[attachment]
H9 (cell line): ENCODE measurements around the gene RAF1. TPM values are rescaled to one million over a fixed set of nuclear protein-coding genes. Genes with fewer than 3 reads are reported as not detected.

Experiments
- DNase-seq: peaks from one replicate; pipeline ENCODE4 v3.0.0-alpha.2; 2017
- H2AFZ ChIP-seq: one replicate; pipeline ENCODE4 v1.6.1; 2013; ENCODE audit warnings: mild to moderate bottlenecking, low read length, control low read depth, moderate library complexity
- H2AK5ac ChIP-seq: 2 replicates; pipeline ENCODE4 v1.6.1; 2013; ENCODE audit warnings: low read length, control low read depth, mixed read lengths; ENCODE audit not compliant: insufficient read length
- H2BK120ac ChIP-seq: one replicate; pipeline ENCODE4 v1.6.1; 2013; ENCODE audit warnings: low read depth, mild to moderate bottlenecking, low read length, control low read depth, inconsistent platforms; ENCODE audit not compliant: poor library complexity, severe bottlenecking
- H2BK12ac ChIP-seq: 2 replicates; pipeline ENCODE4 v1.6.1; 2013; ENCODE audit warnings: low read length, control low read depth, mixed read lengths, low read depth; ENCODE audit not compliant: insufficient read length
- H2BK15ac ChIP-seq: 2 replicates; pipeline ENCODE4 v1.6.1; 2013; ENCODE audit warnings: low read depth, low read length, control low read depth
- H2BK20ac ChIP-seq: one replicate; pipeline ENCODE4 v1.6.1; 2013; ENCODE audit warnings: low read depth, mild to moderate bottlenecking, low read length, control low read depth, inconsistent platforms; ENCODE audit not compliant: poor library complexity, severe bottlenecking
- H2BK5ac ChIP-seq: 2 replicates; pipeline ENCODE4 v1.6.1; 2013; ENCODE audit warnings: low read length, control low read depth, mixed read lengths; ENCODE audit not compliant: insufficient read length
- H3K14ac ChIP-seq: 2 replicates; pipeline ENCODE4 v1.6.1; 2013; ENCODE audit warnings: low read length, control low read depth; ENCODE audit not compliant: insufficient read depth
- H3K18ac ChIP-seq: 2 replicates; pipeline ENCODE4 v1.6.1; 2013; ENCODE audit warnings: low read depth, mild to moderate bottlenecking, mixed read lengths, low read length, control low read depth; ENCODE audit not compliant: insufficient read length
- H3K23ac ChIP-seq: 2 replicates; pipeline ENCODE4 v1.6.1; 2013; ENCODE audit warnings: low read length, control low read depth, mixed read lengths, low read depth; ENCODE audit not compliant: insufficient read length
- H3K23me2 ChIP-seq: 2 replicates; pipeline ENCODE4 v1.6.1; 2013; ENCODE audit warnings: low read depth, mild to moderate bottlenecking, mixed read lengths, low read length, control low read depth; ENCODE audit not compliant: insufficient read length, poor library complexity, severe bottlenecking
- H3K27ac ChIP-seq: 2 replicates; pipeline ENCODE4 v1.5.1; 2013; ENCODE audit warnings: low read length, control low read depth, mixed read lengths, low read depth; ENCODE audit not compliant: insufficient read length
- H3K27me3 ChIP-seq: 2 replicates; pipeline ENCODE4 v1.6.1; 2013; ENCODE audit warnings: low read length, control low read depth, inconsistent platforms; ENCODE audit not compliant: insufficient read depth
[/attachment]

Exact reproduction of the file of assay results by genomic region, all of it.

H9 (cell line): ENCODE measurements around the gene RAF1. TPM values are rescaled to one million over a fixed set of nuclear protein-coding genes. Genes with fewer than 3 reads are reported as not detected.

Experiments
- DNase-seq: peaks from one replicate; pipeline ENCODE4 v3.0.0-alpha.2; 2017
- H2AFZ ChIP-seq: one replicate; pipeline ENCODE4 v1.6.1; 2013; ENCODE audit warnings: mild to moderate bottlenecking, low read length, control low read depth, moderate library complexity
- H2AK5ac ChIP-seq: 2 replicates; pipeline ENCODE4 v1.6.1; 2013; ENCODE audit warnings: low read length, control low read depth, mixed read lengths; ENCODE audit not compliant: insufficient read length
- H2BK120ac ChIP-seq: one replicate; pipeline ENCODE4 v1.6.1; 2013; ENCODE audit warnings: low read depth, mild to moderate bottlenecking, low read length, control low read depth, inconsistent platforms; ENCODE audit not compliant: poor library complexity, severe bottlenecking
- H2BK12ac ChIP-seq: 2 replicates; pipeline ENCODE4 v1.6.1; 2013; ENCODE audit warnings: low read length, control low read depth, mixed read lengths, low read depth; ENCODE audit not compliant: insufficient read length
- H2BK15ac ChIP-seq: 2 replicates; pipeline ENCODE4 v1.6.1; 2013; ENCODE audit warnings: low read depth, low read length, control low read depth
- H2BK20ac ChIP-seq: one replicate; pipeline ENCODE4 v1.6.1; 2013; ENCODE audit warnings: low read depth, mild to moderate bottlenecking, low read length, control low read depth, inconsistent platforms; ENCODE audit not compliant: poor library complexity, severe bottlenecking
- H2BK5ac ChIP-seq: 2 replicates; pipeline ENCODE4 v1.6.1; 2013; ENCODE audit warnings: low read length, control low read depth, mixed read lengths; ENCODE audit not compliant: insufficient read length
- H3K14ac ChIP-seq: 2 replicates; pipeline ENCODE4 v1.6.1; 2013; ENCODE audit warnings: low read length, control low read depth; ENCODE audit not compliant: insufficient read depth
- H3K18ac ChIP-seq: 2 replicates; pipeline ENCODE4 v1.6.1; 2013; ENCODE audit warnings: low read depth, mild to moderate bottlenecking, mixed read lengths, low read length, control low read depth; ENCODE audit not compliant: insufficient read length
- H3K23ac ChIP-seq: 2 replicates; pipeline ENCODE4 v1.6.1; 2013; ENCODE audit warnings: low read length, control low read depth, mixed read lengths, low read depth; ENCODE audit not compliant: insufficient read length
- H3K23me2 ChIP-seq: 2 replicates; pipeline ENCODE4 v1.6.1; 2013; ENCODE audit warnings: low read depth, mild to moderate bottlenecking, mixed read lengths, low read length, control low read depth; ENCODE audit not compliant: insufficient read length, poor library complexity, severe bottlenecking
- H3K27ac ChIP-seq: 2 replicates; pipeline ENCODE4 v1.5.1; 2013; ENCODE audit warnings: low read length, control low read depth, mixed read lengths, low read depth; ENCODE audit not compliant: insufficient read length
- H3K27me3 ChIP-seq: 2 replicates; pipeline ENCODE4 v1.6.1; 2013; ENCODE audit warnings: low read length, control low read depth, inconsistent platforms; ENCODE audit not compliant: insufficient read depth